In 1695, the Scottish parliament ratified a preexisting statute making blasphemy a capital offense. In the next few years, 18-year-old Thomas Aitkenhead, having described religion as “a rhapsody of ill-invented nonsense,” was hanged for his remarks, and six others were sentenced to death for witchcraft. The hard-line intolerance of pre-Enlightenment Calvinism cooled off in the following century, which is just as well, or a generation of Scottish geniuses might have been killed off.
One such genius was Robert Burns, born on January 25, 1759, and celebrated worldwide by Scots today. A prolific poet and songwriter, Burns frequently found himself on the wrong side of Scotland’s Kirk, whose moral orthodoxy he frequently lampooned in his writing and disobeyed in his personal life.
Among the most famous of his works in this vein is “Holy Willie’s Prayer,” a satire of the Calvinist precept of predestination. In its opening, the poem imagines William Fisher, an elder at a nearby church, directing his prayer to a capricious God:
O Thou, that in the heavens does dwell,
Wha, as it pleases best Thysel’,
Sends ane to heaven an’ ten to hell,
A’ for Thy glory,
And no for ony guid or ill
They’ve done before Thee!
Willie’s arrogant presumption that he is a member of God’s elect becomes clear later in the poem:
Yet I am here a chosen sample,
To show Thy grace is great and ample;
I’m here a pillar o’ Thy temple,
Strong as a rock,
A guide, a buckler, and example,
To a’ Thy flock.
Later still, after admitting his own lecherous wrongdoing, he prays that another man who “drinks and swears and plays cards” be damned for all eternity, before finally asking God to be more forgiving of his own transgressions:
Lord, in Thy day o’ vengeance try him!
Lord, visit them wha did employ him!
And pass not in Thy mercy by them,
Nor hear their pray’r,
But for Thy people’s sake, destroy them,
An’ dinna spare.
But, Lord, remember me and mine
Wi’ mercies temporal and divine,
That I for grace an’ gear may shine,
Excell’d by nane,
And a’ the glory shall be Thine –
I can’t help but wonder what Burns would have made of the Scottish parliament’s continued effort to repeal the dormant blasphemy laws of 17th-century Scotland and replace them with a new one aimed at fighting the sin of “hate speech.” It does not seem to have occurred to many of the effort’s proponents that in purporting to fight hate and intolerance they are, in fact, attempting to perpetuate those scourges.
Burns has another topical poem on this theme, his “Address to the Unco Guid, or the Rigidly Righteous.” The poem begins: “Oh, ye wha are sae guid yoursel’/Sae pious and sae holy,/Ye’ve nought to do but mark and tell/Your neighbours’ fauts and folly.” In the final stanza, Burns, who was religious in his own way, discusses the danger of judging the contents of the human heart:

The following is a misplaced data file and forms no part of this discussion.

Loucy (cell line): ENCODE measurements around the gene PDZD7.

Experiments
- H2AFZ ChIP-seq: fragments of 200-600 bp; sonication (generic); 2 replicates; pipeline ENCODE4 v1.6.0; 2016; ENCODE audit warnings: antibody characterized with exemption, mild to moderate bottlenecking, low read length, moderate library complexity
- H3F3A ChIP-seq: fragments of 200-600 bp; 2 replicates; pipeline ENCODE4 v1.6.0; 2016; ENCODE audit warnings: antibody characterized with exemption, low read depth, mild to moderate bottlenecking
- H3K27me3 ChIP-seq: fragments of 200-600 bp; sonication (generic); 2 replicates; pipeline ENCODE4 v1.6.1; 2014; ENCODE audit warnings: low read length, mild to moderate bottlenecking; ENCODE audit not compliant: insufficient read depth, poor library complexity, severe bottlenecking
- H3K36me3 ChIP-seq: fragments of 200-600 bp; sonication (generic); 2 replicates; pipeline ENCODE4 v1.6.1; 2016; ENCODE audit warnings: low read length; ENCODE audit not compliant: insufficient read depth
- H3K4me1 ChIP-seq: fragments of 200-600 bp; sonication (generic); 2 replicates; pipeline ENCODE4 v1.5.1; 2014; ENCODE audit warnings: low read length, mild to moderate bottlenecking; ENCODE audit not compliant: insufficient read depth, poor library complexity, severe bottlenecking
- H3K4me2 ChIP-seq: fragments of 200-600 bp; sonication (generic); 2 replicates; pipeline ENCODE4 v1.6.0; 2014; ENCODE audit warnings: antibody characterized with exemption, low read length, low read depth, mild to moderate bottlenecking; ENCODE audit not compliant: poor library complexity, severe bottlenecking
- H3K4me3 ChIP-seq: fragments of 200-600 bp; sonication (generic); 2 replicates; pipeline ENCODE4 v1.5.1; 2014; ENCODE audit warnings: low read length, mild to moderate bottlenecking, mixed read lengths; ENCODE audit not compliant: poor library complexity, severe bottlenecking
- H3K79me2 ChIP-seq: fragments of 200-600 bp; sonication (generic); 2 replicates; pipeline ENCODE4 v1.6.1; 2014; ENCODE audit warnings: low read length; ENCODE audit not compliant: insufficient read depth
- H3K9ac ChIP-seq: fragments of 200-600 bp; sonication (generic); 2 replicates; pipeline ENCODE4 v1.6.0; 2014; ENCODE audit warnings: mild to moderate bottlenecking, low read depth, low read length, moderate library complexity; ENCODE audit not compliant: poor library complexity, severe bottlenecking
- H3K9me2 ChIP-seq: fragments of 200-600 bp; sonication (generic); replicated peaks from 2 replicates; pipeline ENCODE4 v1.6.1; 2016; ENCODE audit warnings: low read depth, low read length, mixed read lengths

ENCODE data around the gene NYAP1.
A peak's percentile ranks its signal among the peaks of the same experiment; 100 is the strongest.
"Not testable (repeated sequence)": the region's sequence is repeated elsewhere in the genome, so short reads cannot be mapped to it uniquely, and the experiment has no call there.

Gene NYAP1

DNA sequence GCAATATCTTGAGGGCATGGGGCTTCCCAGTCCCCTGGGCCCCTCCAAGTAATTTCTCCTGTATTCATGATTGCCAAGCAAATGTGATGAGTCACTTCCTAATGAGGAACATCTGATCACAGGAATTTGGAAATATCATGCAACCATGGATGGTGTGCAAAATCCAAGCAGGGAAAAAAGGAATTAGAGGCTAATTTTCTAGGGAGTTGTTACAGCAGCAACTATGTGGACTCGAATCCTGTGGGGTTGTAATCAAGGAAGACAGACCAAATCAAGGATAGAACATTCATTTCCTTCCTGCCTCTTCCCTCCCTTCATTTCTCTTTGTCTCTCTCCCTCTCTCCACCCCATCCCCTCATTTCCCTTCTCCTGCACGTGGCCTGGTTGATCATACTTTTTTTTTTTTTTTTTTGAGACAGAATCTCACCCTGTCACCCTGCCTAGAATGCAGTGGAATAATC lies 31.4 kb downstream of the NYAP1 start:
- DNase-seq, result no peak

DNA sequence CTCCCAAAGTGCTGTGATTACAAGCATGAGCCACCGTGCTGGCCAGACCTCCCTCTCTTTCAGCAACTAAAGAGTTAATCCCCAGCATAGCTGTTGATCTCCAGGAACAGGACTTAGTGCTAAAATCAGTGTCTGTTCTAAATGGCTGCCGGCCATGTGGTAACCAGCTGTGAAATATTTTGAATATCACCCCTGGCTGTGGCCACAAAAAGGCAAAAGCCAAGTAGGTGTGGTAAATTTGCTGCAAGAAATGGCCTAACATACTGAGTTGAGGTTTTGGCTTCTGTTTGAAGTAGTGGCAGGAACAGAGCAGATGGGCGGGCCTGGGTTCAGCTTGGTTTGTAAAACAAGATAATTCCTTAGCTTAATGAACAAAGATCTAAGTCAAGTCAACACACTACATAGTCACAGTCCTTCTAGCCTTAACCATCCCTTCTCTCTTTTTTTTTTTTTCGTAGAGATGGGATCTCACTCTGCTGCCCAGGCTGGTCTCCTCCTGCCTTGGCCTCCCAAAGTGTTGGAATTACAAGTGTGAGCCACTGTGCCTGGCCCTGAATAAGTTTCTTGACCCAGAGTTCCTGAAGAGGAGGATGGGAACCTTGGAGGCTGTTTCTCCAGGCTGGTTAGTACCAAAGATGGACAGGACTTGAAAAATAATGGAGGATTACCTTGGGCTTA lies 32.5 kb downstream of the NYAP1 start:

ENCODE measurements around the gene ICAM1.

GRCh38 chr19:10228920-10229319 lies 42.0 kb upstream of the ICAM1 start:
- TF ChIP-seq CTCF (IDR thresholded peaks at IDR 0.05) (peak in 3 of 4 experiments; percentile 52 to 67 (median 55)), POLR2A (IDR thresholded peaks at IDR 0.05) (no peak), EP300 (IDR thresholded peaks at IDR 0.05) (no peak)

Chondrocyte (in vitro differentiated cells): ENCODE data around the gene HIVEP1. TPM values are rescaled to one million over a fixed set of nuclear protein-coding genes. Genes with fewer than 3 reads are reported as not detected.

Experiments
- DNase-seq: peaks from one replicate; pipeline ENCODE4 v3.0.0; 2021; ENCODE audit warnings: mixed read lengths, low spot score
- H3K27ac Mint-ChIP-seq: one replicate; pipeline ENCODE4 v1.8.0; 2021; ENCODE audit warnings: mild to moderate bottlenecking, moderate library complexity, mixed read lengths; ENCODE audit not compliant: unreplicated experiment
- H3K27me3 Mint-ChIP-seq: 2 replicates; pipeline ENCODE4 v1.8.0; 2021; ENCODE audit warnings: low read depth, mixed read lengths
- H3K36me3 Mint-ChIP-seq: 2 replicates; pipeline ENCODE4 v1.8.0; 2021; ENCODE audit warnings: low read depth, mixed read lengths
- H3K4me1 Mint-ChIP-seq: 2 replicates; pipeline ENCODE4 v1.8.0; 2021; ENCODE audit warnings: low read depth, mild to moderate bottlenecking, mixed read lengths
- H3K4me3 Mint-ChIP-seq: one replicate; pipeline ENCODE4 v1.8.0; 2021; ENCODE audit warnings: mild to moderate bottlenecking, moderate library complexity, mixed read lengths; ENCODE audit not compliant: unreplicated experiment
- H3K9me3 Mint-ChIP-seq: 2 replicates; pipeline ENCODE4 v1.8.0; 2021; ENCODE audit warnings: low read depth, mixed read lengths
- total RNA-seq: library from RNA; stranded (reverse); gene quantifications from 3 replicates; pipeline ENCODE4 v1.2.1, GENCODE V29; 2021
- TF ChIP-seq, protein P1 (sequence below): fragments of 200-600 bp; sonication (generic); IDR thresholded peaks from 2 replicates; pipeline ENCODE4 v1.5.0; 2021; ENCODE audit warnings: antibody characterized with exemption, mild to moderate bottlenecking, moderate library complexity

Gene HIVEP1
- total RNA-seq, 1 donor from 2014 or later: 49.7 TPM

Who made the heart, ’tis He alone
Decidedly can try us;
He knows each chord, its various tone,
Each spring, its various bias:
Then at the balance let’s be mute,
We never can adjust it;
What’s done we partly may compute,
But know not what’s resisted.
This is a more eloquent and recent articulation of the warning from the Scottish Police Federation that the hate-crime bill introduced last year, which proposes up to seven years in prison for the offense of “stirring up hatred,” would force officers to “police what people think or feel.”
It is surely one of the worst features of modern politics that so many are quick to assume that those with whom they disagree must be evil. This standard applies to the dead as well as the living. The Telegraph reports that in the wake of Black Lives Matter protests, “philosophers David Hume and Thomas Carlyle are set to have their links to slavery reviewed by art gallery curators as the thinkers who led the Scottish Enlightenment come under scrutiny.” Burns, too, has fallen afoul of progressives in recent years, for a complicated, less-than-savory sexual history dredged up in the wake of the #MeToo movement.
No doubt, Burns would have found the high-toned moralism of our age amusing. When he wasn’t penning piquant satires of his own age’s hypocrisies, he could be heard urging readers not to take themselves too seriously. In his famous poem, “Tae a Mouse, on Turning Up in Her Nest With the Plough” he penned the immortal lines, later borrowed by John Steinbeck, that “the great laid schemes o’mice and men gang aft agley.” And in “To a Louse, On Seeing One on a Lady’s Bonnet at Church,” he wrote:
O wad some Power the giftie gie us
To see oursels as ithers see us!
It wad frae mony a blunder free us
An’ foolish notion.
If only the Scottish government possessed such wisdom.